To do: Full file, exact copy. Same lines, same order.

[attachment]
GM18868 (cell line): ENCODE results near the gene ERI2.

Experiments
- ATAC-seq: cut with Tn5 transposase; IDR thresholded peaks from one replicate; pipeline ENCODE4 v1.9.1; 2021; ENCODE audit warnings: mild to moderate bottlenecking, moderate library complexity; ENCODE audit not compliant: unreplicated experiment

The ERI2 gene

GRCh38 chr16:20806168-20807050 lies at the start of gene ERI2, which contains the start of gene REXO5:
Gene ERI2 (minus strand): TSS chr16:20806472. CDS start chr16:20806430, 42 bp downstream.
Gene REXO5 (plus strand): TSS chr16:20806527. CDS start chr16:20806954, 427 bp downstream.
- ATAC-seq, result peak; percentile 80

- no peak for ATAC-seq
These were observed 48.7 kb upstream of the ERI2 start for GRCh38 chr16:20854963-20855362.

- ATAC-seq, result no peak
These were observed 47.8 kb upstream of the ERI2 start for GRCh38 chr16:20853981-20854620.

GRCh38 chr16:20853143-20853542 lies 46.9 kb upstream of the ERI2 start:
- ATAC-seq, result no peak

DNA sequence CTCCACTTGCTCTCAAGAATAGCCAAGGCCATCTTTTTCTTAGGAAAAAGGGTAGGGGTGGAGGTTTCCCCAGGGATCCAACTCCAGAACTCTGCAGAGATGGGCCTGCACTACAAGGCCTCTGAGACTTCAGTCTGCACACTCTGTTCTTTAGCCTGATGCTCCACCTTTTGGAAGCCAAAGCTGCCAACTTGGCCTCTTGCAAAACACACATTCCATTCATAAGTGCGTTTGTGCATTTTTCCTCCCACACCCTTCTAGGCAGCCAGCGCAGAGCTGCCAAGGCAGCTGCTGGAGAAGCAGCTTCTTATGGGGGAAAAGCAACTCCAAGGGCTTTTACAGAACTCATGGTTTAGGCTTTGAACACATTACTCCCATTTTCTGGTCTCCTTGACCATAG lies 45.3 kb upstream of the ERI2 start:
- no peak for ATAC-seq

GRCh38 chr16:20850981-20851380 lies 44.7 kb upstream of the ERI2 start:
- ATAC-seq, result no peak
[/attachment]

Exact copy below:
GM18868 (cell line): ENCODE results near the gene ERI2.

Experiments
- ATAC-seq: cut with Tn5 transposase; IDR thresholded peaks from one replicate; pipeline ENCODE4 v1.9.1; 2021; ENCODE audit warnings: mild to moderate bottlenecking, moderate library complexity; ENCODE audit not compliant: unreplicated experiment

The ERI2 gene

GRCh38 chr16:20806168-20807050 lies at the start of gene ERI2, which contains the start of gene REXO5:
Gene ERI2 (minus strand): TSS chr16:20806472. CDS start chr16:20806430, 42 bp downstream.
Gene REXO5 (plus strand): TSS chr16:20806527. CDS start chr16:20806954, 427 bp downstream.
- ATAC-seq, result peak; percentile 80

- no peak for ATAC-seq
These were observed 48.7 kb upstream of the ERI2 start for GRCh38 chr16:20854963-20855362.

- ATAC-seq, result no peak
These were observed 47.8 kb upstream of the ERI2 start for GRCh38 chr16:20853981-20854620.

GRCh38 chr16:20853143-20853542 lies 46.9 kb upstream of the ERI2 start:
- ATAC-seq, result no peak

DNA sequence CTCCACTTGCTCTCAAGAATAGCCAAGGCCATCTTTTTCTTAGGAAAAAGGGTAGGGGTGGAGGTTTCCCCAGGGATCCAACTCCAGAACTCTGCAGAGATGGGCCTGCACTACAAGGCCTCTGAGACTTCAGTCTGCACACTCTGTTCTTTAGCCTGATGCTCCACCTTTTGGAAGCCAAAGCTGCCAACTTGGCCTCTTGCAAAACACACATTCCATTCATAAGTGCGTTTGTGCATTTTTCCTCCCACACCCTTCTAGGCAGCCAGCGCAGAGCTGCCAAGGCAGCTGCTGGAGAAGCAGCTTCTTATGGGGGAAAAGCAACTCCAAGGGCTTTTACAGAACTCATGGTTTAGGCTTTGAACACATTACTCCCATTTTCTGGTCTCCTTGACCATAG lies 45.3 kb upstream of the ERI2 start:
- no peak for ATAC-seq

GRCh38 chr16:20850981-20851380 lies 44.7 kb upstream of the ERI2 start:
- ATAC-seq, result no peak